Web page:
Here’s some of what I’ve done and learned. Keith’s concise suggestion is what worked: Remove the inner boot and joint, remove outer boot and replace as necessary. With the axle out and cleaned up I am absolutely sure there is no snap ring that allows the outer joint to be removed. Even though I had a replacement outer boot on hand, I shouldn’t have bothered with the job. I think It would have been better to do nothing and wait until the axle actually went bad or replace the axle preemptively. As I was going through the process of taking the axle apart it occurred to me that it would be practically impossible to clean all the old grease out of the outer joint. There is probably a good sized reservoir of grease outboard of the joint in the cavity of the axle stub that can not be wiped off. Cleaning solvent would be very difficult - no, impossible to get in there to wash it all out. That would leave a mixture of old grease and solvent along with the new grease in the joint, possibly causing the joint to fail. I skipped the cleaning solvent part of the process and just put in some fresh grease along with the new boot knowing there was a chance the greases would be incompatible and cause the joint to fail. If I had realized sooner that the outer joint couldn’t be disassembled I could have at least reserved the old grease and put it back with the new boot and not needed to add the new grease.
One thing that seems like a possibility is that this axle may be a replacement for what came from the factory. Perhaps an aftermarket or rebuilt axle is held together differently than the original. That would explain why the book is wrong for this unit.
Hindsight is always so much better.


You have made all the right decisions. The grease in the CV joints does not go bad or break down, there is not enough heat generated by these. Because the grease stays fresh, there is very little wear on the joint. If it weren’t for the type of rubber used on CV joint boots, they could last for 20 or more years. But they use a rubber that breaks down in 5-10 years. A urethane or silicone rubber would last so much longer.

When the boot splits, the grease gets out and dirt gets in and that is just like taking a grinding wheel to the joint. They will wear out in days or weeks. The outers usually go first.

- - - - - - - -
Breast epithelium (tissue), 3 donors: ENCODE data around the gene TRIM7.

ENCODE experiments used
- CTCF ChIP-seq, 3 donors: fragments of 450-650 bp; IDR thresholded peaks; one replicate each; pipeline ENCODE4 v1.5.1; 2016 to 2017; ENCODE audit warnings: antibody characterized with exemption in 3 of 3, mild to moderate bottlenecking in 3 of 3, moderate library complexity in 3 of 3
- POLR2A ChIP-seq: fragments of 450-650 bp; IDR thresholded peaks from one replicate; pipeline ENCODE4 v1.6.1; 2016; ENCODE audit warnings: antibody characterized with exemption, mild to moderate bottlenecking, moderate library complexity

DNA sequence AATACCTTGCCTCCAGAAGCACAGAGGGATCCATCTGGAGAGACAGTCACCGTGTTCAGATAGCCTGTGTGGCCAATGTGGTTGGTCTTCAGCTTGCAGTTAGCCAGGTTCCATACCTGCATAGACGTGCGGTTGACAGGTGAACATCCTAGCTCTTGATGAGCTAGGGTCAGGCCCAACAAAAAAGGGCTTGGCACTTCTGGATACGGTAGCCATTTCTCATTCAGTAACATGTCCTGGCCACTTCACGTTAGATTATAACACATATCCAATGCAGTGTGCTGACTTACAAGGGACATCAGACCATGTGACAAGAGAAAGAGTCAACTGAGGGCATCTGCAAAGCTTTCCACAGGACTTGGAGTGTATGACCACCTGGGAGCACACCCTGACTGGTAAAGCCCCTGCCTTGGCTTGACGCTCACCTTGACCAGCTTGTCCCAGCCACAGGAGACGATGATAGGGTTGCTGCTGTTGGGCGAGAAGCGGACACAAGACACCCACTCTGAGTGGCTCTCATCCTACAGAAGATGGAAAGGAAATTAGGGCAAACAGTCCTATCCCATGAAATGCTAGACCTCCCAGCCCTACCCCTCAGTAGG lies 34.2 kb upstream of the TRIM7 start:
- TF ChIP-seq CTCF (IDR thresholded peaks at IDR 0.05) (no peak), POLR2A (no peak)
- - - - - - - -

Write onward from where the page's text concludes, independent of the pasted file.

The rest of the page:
The grease used in CV joints is almost exclusively a Moly-Lith grease so what you used is probably compatible.

Today, you can get brand new replacement axles from China for about twice the cost of the boot kits alone. Considering how much work is involved, I’d say thats a bargain, although once you get the axles out, rebooting isn’t that hard and doesn’t take all that long, especially if you don’t use solvent in the joint.

Since it is done, your axle should be good for another 5 to 10 years, depending on the rubber the boot is made from.

Rich … I think you are right, that the original axel that came with the car new had the removable snap ring on the outer joint, but along the way this axel has been replaced by one with the new configuration, which has no snap ring. My Chilton’s manual says this occured in 1993, when they changed the configuration from one that you could remove the outer CV joint, to one where you can’t. I assume there’s a reason for this, maybe the removable ones were causing some reliability problem of some sort or another.

If you had the original drive shaft, I would recommend you keep it, and replace the outer boot by removing the outer CV joint with the snap ring. The reason to try to keep the original is there have been quite a few complaints here in the forum about rebuilt drive shafts being defective right off the bat. But since you don’t have the original, it’s six of one or half a dozen of the other. You can either just get a rebuilt drive shaft and install it. It will have the new boots on both sides and nothing more to do than install it. Or you can replace the outer boot from the other side, as described. I don’t see one way being better than the other.

If you decide to keep the old drive shaft and just replace the boot, as far as cleaning all the old grease out, that probably isn’t critical to success. You’d just clean it the best you can, then put in new grease, and replace the boot. I wouldn’t use a solvent, because if you don’t get all the solvent out, any remaining inside the boot will eat away and weaken it, and you’ll quickly be right back where you started. It’s a good idea to always try to keep solvents off the CV boots when possible, either on the outside or the inside.

Best of luck.

as far as cleaning all the old grease out, that probably isn't critical to success.

That is true only if you replace the boot before it gets ripped or torn. Even a few hours of driving with a torn boot will contaminate the grease and destroy the CV joint. If you go this route as George has suggested, do it before the boot splits open.